Planks are a full-body exercise that uses your own body weight and gravity for resistance. Popular for strengthening your core, this common move can flatten your abs, define your arms and strengthen your shoulders. Before you can plank your way to physical perfection, however, you must start with the basics.

The following is a list of plank variations, starting with beginner-level and progressing through to intermediate and finally, advanced plank poses. Every athlete who has mastered the art of planking had to start somewhere, so give these eight plank variations a try and watch your figure transform.

Keep in mind that when it comes to planking, form is everything. Correct form produces results; incorrect form produces zero results and can cause injury. The following moves are described with the correct form in mind.


Knee Elbow Plank

It doesn’t get much more basic than this. Behold, the Knee Elbow Plank:

  • Get face down on a yoga mat, and distribute your weight evenly between your bent knees and elbows.
  • Keep your core engaged, holding in your abs. This protects your back and keeps correct spinal alignment.
  • Keep your neck in a straight line with your spine but relaxed.
  • Clasp your hands and hold this for 30 seconds, three times.
  • If 30 seconds is too much, start at 10 seconds each set and work up to holding for longer times.

Toe Elbow Plank

The Toe Elbow Plank is your standard plank. Master this one before moving on to the next plank style.

  • Support your lower body on your toes instead of your knees.
  • Engage abs and core and keep your spinal alignment.
  • The toe elbow plank is a good progression from the knee-elbow plank.

Knee Shoulder Plank

The Knee Shoulder Plank works your arms and shoulders a bit more than the previous plank variations.

  • On your knees, rest the weight of your upper body on two straight arms in line with your shoulders.
  • Remember form and keep core and abs engaged.
  • Don’t let your shoulders shrug toward your ears and look straight ahead.
  • Hold for 30 seconds or as much as you can and work up to longer hold times.


Toe Hand Planks

Toe Hand planks are basically knee-shoulder plank, only with your legs straight instead of bent.

  • Your weight should be evenly distributed between your toes and your hands.
  • Your arms are straight and your core is engaged with abs pulled in.
  • Your spine should be straight from your ankles to your neck – no sagging hips or arched backs.
  • Since you don’t have the extra help balancing as you did when you were on your knees, your core has to work harder to maintain balance and proper form.

Stability Ball Variation

In the Stability Ball variation, your lower body is supported with your shins resting on a stability ball and your upper body on straight arms. You will feel this in your shoulders, abs, back, and core muscle groups.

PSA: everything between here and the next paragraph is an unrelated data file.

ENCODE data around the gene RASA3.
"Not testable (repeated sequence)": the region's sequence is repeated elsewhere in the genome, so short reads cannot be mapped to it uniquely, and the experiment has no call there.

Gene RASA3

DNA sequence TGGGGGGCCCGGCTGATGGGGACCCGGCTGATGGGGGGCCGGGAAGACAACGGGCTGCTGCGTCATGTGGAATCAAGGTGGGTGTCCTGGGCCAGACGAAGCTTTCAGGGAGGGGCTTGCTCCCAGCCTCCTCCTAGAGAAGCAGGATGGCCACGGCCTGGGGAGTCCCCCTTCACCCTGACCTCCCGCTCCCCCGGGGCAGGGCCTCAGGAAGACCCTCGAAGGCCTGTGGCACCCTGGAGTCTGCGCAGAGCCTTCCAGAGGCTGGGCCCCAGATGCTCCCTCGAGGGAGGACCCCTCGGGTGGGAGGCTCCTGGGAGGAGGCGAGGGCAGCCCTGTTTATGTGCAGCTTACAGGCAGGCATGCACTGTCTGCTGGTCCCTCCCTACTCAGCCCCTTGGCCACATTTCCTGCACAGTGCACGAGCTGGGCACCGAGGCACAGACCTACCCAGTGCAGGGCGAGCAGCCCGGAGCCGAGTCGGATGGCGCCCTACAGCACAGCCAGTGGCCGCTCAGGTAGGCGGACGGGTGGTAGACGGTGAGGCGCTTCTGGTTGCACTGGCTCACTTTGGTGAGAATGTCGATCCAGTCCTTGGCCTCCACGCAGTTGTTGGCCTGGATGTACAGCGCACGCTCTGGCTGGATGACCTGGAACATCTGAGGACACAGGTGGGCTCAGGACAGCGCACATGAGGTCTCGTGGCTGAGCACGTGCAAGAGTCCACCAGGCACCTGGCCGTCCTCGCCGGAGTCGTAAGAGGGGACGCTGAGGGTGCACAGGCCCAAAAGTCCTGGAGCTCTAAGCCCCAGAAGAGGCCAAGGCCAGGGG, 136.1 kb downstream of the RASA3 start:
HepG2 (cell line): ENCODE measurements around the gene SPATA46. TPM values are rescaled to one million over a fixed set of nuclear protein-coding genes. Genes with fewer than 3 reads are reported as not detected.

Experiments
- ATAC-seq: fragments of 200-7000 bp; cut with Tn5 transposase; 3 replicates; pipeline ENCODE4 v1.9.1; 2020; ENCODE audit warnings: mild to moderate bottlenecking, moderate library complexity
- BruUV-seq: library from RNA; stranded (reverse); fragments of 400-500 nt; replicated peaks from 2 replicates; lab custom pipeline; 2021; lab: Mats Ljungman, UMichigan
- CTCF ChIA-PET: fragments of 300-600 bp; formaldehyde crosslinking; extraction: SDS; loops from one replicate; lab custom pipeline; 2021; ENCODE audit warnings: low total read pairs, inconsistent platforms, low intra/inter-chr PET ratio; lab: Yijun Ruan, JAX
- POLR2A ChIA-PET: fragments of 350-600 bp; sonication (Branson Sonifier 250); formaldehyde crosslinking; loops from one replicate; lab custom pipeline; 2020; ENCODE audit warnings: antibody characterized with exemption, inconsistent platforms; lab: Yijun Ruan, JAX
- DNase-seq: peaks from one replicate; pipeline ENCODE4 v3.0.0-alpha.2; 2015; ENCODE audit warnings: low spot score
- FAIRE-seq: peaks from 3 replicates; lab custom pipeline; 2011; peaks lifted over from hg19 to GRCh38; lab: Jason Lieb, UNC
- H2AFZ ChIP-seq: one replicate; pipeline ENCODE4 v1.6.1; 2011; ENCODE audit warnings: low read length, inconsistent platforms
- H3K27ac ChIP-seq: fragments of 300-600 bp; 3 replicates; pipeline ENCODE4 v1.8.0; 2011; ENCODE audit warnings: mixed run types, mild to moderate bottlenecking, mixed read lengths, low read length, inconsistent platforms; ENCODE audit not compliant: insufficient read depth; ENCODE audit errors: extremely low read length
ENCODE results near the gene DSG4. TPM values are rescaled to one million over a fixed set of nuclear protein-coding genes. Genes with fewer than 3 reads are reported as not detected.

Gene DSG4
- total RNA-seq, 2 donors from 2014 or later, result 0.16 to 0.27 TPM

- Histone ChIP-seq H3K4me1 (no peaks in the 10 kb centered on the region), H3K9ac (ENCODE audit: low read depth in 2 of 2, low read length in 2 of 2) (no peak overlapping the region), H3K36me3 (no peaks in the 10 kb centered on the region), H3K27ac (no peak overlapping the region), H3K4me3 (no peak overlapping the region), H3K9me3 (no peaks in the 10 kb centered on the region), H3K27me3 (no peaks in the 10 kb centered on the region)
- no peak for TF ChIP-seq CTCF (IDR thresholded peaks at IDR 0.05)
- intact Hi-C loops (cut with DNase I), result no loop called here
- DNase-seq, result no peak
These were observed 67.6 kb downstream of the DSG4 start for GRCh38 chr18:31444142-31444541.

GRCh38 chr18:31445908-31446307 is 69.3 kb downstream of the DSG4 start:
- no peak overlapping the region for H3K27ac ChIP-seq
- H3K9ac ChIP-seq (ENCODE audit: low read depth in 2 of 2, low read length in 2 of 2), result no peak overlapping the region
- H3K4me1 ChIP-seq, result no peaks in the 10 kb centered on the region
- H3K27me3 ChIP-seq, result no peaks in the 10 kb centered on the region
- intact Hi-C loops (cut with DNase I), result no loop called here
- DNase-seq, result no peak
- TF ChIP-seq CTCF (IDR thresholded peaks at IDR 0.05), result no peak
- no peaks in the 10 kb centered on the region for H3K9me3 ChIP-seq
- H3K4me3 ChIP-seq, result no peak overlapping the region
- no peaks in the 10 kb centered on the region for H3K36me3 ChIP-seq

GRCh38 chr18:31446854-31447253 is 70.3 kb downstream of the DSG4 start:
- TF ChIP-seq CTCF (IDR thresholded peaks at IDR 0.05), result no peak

Upper Body Stability Ball Variation

In the Upper Body Stability Ball version, your upper body is resting on the ball with your elbows bent at 90-degree angles. Your back needs to be perfectly aligned, so imagine a broomstick from your heels to the base of your neck. You do this by keeping your core engaged, abs held in tight, and keeping those hips from sagging. Your heels will be off the floor, using your toes for balance.


Walking Planks

In a Walking Plank, you start off in the basic plank position, with straight arms. Keep abs tight to protect your lower back. Your weight is all supported by your hands and toes only, which is great for the core work! Now walk your left hand and foot back a step, keeping proper form; repeat on the right. Aim for 3 sets of 10 steps (reps).

Sidewinders – the Side Plank

For a Side Plank:

  • Start in the basic plank position with straight arms.
  • Keeping your arms straight, rotate your body and arm over to one side. (Your body will be in a “T” shape.)
  • Slowly rotate back to the starting position, arms still supporting your upper body and straight, and rotate to the other side the same way.
  • Your body should be as straight as possible.
  • It is easy to get fatigued and let the hip drop or the arms bend so try to keep the proper form for maximum results.
  • An advanced planker should be able to do 3 sets of 8 rotations.

As you can see, planking is one of the more challenging workouts, but also one of the most effective bodyweight exercises. A typical beginner may start at 10-second holds and work up from there. An intermediate person should be able to start at 30 seconds and advanced students can start at a minute and go even longer. Start at the beginning and don’t give up when it gets hard, because it will. You got this!

About the Author: KELLEY HARAUGHTY

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